58 KKR investments to date have had a partnership with the Environmental Defense Fund. That has helped us optimize each of those companies' environmental footprints. Now, you heard from Pete earlier about that. We are proud of the employee engagement that we have. Being able to say that every single person at CHI or at any of our other companies in our industrials sector and many of our other companies in other sectors are owners, not just employees: that makes a huge difference. We want to do that. We are going to continue doing that by making everyone an owner, by granting them the opportunity to participate in the equity returns directly alongside us.

It is a model of alignment that we know works. We have done it for years. That is how we started the Private Equity industry, which we did not know was going to be an industry back in the 1960s, and then started KKR in 1976. We know it works. Thousands of employees have benefited from this ownership model, and we are going to continue that.

Proactive Focus on ESG Issues

Since 2008, when we began proactively focusing on ESG issues across the investment lifecycle of our various companies, we have seen a significant increase in global challenges facing our companies and the communities in which they operate. Our approach and commitment to responsible investment has also become a sourcing and deal-making advantage for KKR.


Let me give you an example. Last year, we were in a very competitive bidding process to acquire the spreads business – that is margarine – of Unilever. Now, as many of you probably know, Unilever is in an enviable position, as a company, that has really been an industry leader when it comes to sustainability and being a force for good in the business world. When they decided to sell the business, they were not just looking for somebody with capital, but rather they wanted a buyer who would continue their commitment to ethical sourcing practices.

We happened to be just that group. We were able to do that by working toward and ensuring them that we are going to continue working toward the goal of sourcing 100% of sustainable palm oil by 2019. That is just around the corner. It was one of the reasons our team was selected to lead the division on its journey as a standalone company.

It is not just in our companies, we are doing the same thing at KKR itself with all of our employees in our communities and we are making a huge impact. At KKR, we believe we can make a difference by integrating our performance-focused investing philosophy with our ESG initiatives. It is our responsibility not only to serve our investors through strong investment returns, but also to support them by investing in their communities and the companies in which we invest. This is critical for us.

KKR: Connecting the Dots and Using the Whole Brain of the Firm

Let me just say, in closing, I am proud to stand up here. I am proud to have been a co‑leader of this great firm along with my partner George Roberts and the many wonderful employees that we have at KKR. KKR is not about one person, but about an entire team. It only works if we continue to connect the dots, as Scott likes to say, and use the whole brain of the firm.

Well positioned for success

But we believe we are as well positioned today to connect the dots. We are doing it. It is working. You are seeing the growth out of that. We are so convinced that by doing so, we can continue to grow the firm. We are using our model well. We are scaling the new businesses. We are raising a lot of capital, much of it on a permanent or very long-term basis.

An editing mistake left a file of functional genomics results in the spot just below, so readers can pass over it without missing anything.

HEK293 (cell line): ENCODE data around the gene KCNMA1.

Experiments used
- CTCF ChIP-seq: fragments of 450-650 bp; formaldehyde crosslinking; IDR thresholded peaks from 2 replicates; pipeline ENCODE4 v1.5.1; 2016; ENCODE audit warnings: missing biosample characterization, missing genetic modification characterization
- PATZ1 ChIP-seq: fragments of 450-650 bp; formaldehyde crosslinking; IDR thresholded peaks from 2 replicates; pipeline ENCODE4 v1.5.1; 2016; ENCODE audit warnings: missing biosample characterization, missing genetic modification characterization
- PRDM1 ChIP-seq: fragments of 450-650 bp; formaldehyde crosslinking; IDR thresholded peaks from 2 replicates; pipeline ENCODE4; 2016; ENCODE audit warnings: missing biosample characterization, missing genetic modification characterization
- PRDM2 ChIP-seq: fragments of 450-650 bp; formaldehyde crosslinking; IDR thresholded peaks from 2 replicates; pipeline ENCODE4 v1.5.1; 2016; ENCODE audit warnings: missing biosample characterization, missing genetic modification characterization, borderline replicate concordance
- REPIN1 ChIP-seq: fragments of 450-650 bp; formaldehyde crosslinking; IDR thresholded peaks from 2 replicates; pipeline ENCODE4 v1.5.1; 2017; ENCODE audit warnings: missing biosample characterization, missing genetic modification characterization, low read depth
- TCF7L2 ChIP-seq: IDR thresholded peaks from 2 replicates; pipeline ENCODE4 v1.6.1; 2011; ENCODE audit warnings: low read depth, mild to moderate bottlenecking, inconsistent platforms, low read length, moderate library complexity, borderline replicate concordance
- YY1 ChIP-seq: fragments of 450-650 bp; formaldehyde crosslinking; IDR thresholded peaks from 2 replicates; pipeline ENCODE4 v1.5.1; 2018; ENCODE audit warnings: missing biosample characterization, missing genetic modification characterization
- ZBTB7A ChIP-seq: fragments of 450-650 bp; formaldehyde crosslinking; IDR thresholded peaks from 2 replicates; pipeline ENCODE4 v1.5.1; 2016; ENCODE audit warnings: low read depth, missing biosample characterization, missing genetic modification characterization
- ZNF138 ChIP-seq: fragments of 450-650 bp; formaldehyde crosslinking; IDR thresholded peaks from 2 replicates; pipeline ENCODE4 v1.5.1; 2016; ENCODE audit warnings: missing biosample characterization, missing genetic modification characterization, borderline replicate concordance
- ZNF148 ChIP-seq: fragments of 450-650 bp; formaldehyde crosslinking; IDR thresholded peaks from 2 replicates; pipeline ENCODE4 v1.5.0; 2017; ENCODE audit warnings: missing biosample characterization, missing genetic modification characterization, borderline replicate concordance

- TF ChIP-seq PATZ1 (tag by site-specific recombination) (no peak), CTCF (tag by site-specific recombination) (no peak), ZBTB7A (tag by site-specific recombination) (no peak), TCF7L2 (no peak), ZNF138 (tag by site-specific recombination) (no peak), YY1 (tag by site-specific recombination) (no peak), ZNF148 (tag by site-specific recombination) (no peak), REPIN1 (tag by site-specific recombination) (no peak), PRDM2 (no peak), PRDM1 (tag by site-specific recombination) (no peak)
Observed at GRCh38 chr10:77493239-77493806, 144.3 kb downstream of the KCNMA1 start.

This is what many institutions want today. They do not want to just be number 64 in a fund. What they really want is to build a closer relationship on a longer-term basis, recycle the capital, and that is exactly what we can do for them. That is why we are seeing a big growth in these longer-term, separate-managed accounts that are coming our way.

Key Takeaways

And so we will continue to do all of the things I just summarized for you, and along with that: performance, execution within the growth avenues which are open to us for a third-party business now and the power of compounding. Think balance sheet, again. Think the fact that it has a fixed dividend, and that money that we are not paying out can be used to reinvest. We will have more capital to turn into more value for all of us in this room and others that are listening to us on the webcast.

Our objective is simple. We want to be the most profitable, valuable company in the industry by leveraging our unique business model and culture to deliver superior returns for all of you and for our limited partners who provide enormous amount of capital to us and have put a lot of trust into all of us at KKR. I just want to thank you all, once again.

You spent almost four hours with us so far. We are not through yet. We are going to get to Q&A. But I want to thank you. I want to thank you for at least having some trust in us and being willing to listen to our story. Those of you that have been with us either recently or for a longer time, thank you for the trust and confidence you have shown us. We are not going to let you down.

With that, let me ask my Co-Presidents, Scott and Joe, to come up along with Craig Larson, and we will answer your questions.



Investor Day podcasts and corresponding transcripts have been prepared for KKR & Co. Inc. (NYSE:KKR) for the benefit of its public stockholders and is not intended to be a solicitation or sale of any of the securities, funds or services that they may discuss. Please find a copy of the presentation here.